Partnering for impact

  • University of Melbourne and Northeast Health Wangaratta representatives held an insightful forum on ways of improving and maintaining the local rural health workforce. (L to R): Prof Bruce Thompson, Dr De Witt Oosthuizen, Dominic Sandilands, Prof Marie Gerdtz, Libby Fifis, Kim Bennetts, Rebecca–Kate Oates and Prof Lisa Bourke. [Image: Kruty Hickling, Wangaratta Chronicle] 

University of Melbourne and Northeast Health Wangaratta representatives held an insightful forum on ways of improving and maintaining the local rural health workforce. (L to R): Prof Bruce Thompson, Dr De Witt Oosthuizen, Dominic Sandilands, Prof Marie Gerdtz, Libby Fifis, Kim Bennetts, Rebecca–Kate Oates and Prof Lisa Bourke. [Image: Kruty Hickling, Wangaratta Chronicle]

By
University of Melbourne
Ralph Hampson,
Associate Professor, School of Health Sciences;
Rebecca Oates,
Lecturer, Department
of Rural Health;
Marie Gerdtz,
Professor, School
of Health Sciences
Issue
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Australians who live in rural and remote communities are identified as having poorer health outcomes when compared to those who reside in cities. For example, health data show that people who live in rural and remote areas have higher rates of hospitalisations, death and injury. They also experience poorer access to, and use of, primary healthcare services, than those living in major cities.

With these health inequities in mind, the Melbourne School of Health Sciences (MSHS) and the University of Melbourne Department of Rural Health have joined forces to improve student education and experiences of rural health, and to actively engage with rural communities to build a sustainable interprofessional approach to clinical education and workforce development.

In February 2022, the collaboration was launched in Wangaratta – bringing together practitioners, health leaders, students, academics and researchers to find ways to improve rural health placements and boost the local health workforce. Although there has been a long history of individual professional disciplines developing placements, and educational and research initiatives with our rural partners, this initiative marks the development of a deliberate long-term plan focused on interprofessional learning and practice.

A starting point for the collaboration has been an exploration of the contribution of rural clinical placements to student learning, health systems and direct patient care. Students who presented at the February forum talked about unique opportunities to learn more about rural health, the variety of experiences that were open to them in each of the disciplines, and their work across primary health care, hospitals and specialist services.

Rural health requires skilled health workers who can work collaboratively. Educating students and supporting them to consider working in rural and remote areas can be a hard ask! Challenges can include lack of access to affordable accommodation, social isolation and limited access to skilled clinical supervisors.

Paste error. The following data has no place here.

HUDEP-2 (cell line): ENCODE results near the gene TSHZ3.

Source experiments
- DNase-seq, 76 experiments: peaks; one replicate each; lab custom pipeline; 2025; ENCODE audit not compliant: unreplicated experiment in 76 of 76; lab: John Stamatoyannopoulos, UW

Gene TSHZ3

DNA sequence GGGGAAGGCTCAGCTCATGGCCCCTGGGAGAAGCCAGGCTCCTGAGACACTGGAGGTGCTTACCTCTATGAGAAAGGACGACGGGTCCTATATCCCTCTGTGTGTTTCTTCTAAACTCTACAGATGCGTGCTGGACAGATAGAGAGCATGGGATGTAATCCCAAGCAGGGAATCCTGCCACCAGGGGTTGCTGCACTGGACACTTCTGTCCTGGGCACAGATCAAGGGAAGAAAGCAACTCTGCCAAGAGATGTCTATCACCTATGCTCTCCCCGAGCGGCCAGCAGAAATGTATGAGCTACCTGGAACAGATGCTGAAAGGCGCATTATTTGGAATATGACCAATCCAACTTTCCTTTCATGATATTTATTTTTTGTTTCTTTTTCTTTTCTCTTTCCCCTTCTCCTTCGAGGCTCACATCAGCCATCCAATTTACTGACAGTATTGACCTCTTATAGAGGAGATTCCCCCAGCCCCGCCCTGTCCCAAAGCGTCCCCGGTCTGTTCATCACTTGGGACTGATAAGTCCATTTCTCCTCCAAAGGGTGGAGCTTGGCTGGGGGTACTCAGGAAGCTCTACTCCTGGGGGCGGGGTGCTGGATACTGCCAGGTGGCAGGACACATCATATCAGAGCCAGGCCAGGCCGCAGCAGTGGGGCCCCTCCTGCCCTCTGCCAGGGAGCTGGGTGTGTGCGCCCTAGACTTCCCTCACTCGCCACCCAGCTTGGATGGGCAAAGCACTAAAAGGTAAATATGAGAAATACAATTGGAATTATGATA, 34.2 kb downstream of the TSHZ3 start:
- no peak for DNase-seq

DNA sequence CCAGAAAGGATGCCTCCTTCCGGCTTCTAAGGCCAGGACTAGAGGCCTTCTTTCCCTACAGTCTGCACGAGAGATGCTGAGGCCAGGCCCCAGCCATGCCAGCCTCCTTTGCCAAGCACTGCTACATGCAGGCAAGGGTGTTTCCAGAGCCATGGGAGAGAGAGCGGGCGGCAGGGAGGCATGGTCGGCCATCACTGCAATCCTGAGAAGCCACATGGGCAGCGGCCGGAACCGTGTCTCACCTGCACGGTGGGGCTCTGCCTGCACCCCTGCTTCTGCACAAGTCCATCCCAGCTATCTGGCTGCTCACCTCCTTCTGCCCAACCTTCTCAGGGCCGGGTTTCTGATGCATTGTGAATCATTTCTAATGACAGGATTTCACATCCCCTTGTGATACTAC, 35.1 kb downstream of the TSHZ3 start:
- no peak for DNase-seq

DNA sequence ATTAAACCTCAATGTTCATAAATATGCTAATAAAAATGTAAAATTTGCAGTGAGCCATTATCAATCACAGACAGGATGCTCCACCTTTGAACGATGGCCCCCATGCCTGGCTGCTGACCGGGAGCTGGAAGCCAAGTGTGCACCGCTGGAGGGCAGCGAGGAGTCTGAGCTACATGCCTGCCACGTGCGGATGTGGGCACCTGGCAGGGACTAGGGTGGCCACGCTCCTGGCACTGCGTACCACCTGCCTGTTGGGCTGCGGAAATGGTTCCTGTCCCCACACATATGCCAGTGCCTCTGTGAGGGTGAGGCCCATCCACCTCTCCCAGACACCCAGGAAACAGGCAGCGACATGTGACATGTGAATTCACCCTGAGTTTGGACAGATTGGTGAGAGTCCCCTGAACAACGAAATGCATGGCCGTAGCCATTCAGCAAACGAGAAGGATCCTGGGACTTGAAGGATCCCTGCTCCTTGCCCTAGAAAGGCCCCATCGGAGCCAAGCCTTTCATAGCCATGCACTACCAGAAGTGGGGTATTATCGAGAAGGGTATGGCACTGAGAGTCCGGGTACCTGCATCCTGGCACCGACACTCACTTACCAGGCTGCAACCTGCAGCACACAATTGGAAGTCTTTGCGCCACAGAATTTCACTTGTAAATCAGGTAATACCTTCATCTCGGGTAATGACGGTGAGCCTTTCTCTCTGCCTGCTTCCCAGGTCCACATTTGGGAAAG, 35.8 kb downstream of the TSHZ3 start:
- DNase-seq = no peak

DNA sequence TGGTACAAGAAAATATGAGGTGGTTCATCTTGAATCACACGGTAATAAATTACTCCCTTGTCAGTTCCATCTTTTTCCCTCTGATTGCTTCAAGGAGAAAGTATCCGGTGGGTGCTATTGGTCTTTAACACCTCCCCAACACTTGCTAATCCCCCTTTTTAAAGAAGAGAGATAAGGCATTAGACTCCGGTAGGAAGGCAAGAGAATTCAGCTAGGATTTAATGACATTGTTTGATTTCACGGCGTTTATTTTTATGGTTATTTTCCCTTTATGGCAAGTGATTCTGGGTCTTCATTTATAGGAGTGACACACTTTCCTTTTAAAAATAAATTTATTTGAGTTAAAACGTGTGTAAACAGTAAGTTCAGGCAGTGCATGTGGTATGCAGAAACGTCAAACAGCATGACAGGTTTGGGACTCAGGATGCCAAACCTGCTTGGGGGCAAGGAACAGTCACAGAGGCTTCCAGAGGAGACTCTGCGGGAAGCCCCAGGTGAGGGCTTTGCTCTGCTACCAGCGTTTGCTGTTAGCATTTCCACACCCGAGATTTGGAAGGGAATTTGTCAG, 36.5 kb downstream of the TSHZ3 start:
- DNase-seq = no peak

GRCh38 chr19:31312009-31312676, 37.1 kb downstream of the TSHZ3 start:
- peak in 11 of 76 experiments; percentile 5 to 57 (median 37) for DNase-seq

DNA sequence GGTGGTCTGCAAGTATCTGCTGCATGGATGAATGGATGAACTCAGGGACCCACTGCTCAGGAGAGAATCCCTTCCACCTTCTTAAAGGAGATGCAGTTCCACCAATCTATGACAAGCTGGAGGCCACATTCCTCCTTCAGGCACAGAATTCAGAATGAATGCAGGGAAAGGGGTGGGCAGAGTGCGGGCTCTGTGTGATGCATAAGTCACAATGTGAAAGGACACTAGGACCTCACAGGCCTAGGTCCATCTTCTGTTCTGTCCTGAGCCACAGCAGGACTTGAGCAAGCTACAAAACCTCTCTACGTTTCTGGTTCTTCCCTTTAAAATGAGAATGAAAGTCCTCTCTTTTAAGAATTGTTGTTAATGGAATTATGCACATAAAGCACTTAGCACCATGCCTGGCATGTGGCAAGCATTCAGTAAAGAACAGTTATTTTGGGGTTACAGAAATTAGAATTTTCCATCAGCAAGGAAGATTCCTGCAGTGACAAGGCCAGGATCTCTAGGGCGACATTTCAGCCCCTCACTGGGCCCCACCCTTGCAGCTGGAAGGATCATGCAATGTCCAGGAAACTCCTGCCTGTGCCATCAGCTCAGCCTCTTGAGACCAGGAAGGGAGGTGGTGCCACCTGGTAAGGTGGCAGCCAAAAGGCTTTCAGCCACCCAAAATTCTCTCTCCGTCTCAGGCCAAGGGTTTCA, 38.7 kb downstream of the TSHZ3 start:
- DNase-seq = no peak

The conversations and opportunities to interact resulted in an action plan to build and sustain our work. The work is led by Professor Marie Gerdtz, Head of Nursing, with colleagues from both schools working together to make a difference. This work will include:

  • Developing a sustainable approach to delivery of pre-placement information for students, including ensuring our website is comprehensive and meets the needs of MSHS students Going Rural Health.
  • Supporting the development of a CPD program and community of practice for clinical supervisors located in rural locations.
  • Monitoring and evaluating MSHS rural placements and engagement activities.
  • Creating and evaluating innovative clinical placements, including interprofessional learning and practice, service learning and student employment models.
  • Consultation with Indigenous communities.

Service learning placements are an important initiative already underway. Students use their discipline-focused skills while at the same time gaining a better understanding of their professional and community roles. An example of this work is having students from nursing and speech pathology undertaking their field education at the Wangaratta Special School.

Inclusive and Equitable Access graphic
Five strategic pillars. (Click to enlarge)

Professor Bruce Thompson, Head of the School of Health Sciences, recently launched a strategic plan which has as its goal: ‘We are here to discover, empower and transform global health and wellbeing’. The goal is built on the five strategic pillars illustrated.

Both schools are committed to working together to create opportunities for students in audiology, nursing, optometry, physiotherapy, social work and speech pathology to undertake rural placements. From this base we will develop opportunities for research projects and educational and professional development. This will also feed into the courses we teach at our Melbourne campus, ensuring that our teaching and research programs remain aware and address the health needs of people in rural, regional and remote areas of Australia.

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